Chicago cardinal seals new relationship with Rome’s island parish

New Cardinal Blase J. Cupich of Chicago greets Chicago Mayor Rahm Emanuel after a prayer service at which he took possession of his titular church of St. Bartholomew on Tiber Island in Rome Nov. 20. (CNS/Paul Haring)

New Cardinal Blase J. Cupich of Chicago greets Chicago Mayor Rahm Emanuel after a prayer service at which he took possession of his titular church of St. Bartholomew on Tiber Island in Rome Nov. 20. (CNS/Paul Haring)

By Joyce Duriga
Catholic News Service

ROME (CNS) — The day after Pope Francis inducted him into the College of Cardinals, Cardinal Blase J. Cupich of Chicago took possession of his titular church in Rome, the Basilica of St. Bartholomew on Tiber Island.

Cardinals are symbolically priests of the Diocese of Rome, so they are given titular churches in the city. St. Bartholomew also had been the titular church of Cardinal Francis E. George of Chicago, who died in 2015.

In addition to taking possession of the church, Cardinal Cupich presided over vespers, which began with the reading of the papal document — in Latin, Italian and English — granting the cardinal “possession” of the church. The English translation was read by retired Archbishop John R. Quinn of San Francisco.

During his homily, which he read in both English and Italian, Cardinal Cupich noted the history of the basilica, which dates back to the 10th century. It is the only church in Rome located on an island.

“The image of an island is a very beautiful one and is very significant. It is a place of refuge from waters that are turbulent, a refuge for those people who have the courage to approach it from any side,” he said. “It is a significant reminder to us that the church should be open to people coming to it from all sides.”

Cardinal Cupich also praised the work of the lay Community of Sant’Egidio, which has run the church since 1993. The movement, founded in Rome in 1968, today has more than 60,000 members worldwide and is dedicated to evangelization, serving the poor and promoting dialogue and peace.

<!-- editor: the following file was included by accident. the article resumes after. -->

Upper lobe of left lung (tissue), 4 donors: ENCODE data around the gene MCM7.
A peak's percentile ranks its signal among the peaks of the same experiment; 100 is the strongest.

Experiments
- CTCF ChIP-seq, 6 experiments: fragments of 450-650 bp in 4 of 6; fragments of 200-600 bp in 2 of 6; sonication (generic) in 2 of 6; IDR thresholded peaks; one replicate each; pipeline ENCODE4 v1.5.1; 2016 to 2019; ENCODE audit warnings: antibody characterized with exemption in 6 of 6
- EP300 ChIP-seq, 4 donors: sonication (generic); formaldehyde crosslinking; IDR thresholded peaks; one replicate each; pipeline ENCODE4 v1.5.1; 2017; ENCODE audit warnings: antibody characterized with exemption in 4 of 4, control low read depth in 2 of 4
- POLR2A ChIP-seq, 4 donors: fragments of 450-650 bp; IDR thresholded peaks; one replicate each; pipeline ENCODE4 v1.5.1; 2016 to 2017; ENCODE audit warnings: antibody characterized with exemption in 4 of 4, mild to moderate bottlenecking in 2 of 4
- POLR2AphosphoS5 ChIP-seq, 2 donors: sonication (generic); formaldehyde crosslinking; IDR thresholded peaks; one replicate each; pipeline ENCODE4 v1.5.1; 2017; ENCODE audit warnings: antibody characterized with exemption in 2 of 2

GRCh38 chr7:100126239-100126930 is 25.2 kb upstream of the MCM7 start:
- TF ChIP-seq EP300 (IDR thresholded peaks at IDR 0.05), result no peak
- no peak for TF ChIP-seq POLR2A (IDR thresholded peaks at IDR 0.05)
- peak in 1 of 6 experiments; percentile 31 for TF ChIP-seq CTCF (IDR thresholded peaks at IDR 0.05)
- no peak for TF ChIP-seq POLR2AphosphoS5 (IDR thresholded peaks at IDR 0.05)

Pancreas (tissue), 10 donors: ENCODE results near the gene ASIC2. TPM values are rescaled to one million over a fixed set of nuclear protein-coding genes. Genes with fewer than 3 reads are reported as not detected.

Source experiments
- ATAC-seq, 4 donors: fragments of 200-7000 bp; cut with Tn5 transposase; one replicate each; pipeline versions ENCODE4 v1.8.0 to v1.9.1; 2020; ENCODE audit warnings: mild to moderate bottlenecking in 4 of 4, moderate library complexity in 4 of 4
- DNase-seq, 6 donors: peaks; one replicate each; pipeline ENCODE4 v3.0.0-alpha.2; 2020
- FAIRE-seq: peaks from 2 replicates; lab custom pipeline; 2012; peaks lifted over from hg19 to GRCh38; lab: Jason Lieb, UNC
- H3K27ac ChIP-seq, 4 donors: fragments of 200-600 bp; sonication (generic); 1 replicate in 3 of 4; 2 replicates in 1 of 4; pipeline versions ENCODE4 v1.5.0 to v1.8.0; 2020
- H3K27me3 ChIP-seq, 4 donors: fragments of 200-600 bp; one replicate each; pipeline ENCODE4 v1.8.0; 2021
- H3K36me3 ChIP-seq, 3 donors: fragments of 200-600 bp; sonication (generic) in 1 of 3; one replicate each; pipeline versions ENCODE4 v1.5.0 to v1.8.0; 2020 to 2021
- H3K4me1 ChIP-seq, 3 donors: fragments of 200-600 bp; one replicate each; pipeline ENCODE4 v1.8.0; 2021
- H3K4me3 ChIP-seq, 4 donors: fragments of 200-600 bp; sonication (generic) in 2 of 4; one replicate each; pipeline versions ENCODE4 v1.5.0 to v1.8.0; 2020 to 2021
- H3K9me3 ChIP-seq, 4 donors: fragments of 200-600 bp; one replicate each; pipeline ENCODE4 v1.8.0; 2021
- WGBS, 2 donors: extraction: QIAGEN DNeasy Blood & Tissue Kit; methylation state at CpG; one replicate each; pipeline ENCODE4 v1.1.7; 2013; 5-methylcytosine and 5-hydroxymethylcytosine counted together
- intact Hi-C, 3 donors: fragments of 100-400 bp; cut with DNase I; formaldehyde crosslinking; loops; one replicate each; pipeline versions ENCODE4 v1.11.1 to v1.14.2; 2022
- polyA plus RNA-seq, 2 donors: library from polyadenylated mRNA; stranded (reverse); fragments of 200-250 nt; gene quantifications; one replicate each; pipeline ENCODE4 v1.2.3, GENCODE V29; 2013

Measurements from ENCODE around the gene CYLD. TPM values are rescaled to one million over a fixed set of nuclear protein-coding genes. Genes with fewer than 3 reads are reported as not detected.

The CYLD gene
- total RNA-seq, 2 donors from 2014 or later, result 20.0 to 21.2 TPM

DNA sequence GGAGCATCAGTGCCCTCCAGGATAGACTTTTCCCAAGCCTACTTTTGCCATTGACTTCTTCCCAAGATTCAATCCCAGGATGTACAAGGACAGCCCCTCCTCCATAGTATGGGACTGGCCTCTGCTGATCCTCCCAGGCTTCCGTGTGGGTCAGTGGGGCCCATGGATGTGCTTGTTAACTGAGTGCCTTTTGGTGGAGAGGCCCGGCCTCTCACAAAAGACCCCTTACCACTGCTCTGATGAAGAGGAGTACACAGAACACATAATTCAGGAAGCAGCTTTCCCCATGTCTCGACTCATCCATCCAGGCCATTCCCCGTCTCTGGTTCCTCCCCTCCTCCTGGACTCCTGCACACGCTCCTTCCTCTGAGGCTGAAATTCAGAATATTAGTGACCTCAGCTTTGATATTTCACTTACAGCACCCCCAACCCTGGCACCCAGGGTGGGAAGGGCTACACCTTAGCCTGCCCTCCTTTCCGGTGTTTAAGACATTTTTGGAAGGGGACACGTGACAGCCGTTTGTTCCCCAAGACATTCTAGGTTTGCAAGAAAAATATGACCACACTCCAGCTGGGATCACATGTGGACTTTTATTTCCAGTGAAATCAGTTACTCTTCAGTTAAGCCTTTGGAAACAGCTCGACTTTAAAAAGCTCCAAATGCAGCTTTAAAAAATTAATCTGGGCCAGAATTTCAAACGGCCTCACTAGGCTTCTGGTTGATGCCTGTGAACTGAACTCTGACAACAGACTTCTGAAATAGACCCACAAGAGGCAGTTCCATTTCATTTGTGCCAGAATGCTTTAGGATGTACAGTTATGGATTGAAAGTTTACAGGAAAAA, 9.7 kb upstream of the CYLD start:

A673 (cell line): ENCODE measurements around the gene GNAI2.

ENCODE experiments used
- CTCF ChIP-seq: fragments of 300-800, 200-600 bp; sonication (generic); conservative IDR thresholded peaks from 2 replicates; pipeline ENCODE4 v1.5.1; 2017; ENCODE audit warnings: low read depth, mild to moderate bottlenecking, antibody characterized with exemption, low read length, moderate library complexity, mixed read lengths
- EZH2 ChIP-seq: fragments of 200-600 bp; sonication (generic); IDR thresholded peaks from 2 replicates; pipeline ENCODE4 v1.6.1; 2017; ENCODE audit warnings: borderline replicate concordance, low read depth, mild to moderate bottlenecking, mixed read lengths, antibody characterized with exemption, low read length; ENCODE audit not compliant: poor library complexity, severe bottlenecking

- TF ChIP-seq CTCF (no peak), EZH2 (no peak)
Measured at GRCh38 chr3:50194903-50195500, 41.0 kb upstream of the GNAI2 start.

At the request of St. Pope John Paul II, the basilica houses a shrine dedicated to Christian martyrs of the 20th and 21st centuries. In its many side chapels are letters and personal objects of people like St. Maximilian Kolbe — who was executed in Auschwitz — and Blessed Oscar Romero, the Salvadoran archbishop murdered while he was celebrating Mass.

Hundreds of people from Chicago traveled to Rome for the consistory and were present for the prayer service at St. Bartholomew. They included Chicago Mayor Rahm Emanuel; Illinois Supreme Court Justice Anne M.  Burke and her husband, Alderman Ed Burke; U.S. Sen. Dick Durbin; and Gov. Bruce Rauner.

Also in attendance were members of Cardinal Cupich’s family from the United States and Croatia, as well as people from across the United States participating in a pilgrimage led by Catholic Extension, which traditionally serves parishes in poorer rural communities.

Tom and Pam Fritz from Blessed Sacrament Parish in Rapid City, South Dakota, joined the Extension trip to witness their friend, Cardinal Cupich, being made a cardinal.

“Everything about the spirit of Blase Cupich and his message and the things he stands for and his humor and his deep sense of spirituality is wonderful to us and inspiring,” Pam Fritz said following the vesper service.

“We’re glad to share him with the world now,” Tom Fritz said.

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Duriga is editor of Catholic New World, newspaper of the Archdiocese of Chicago.

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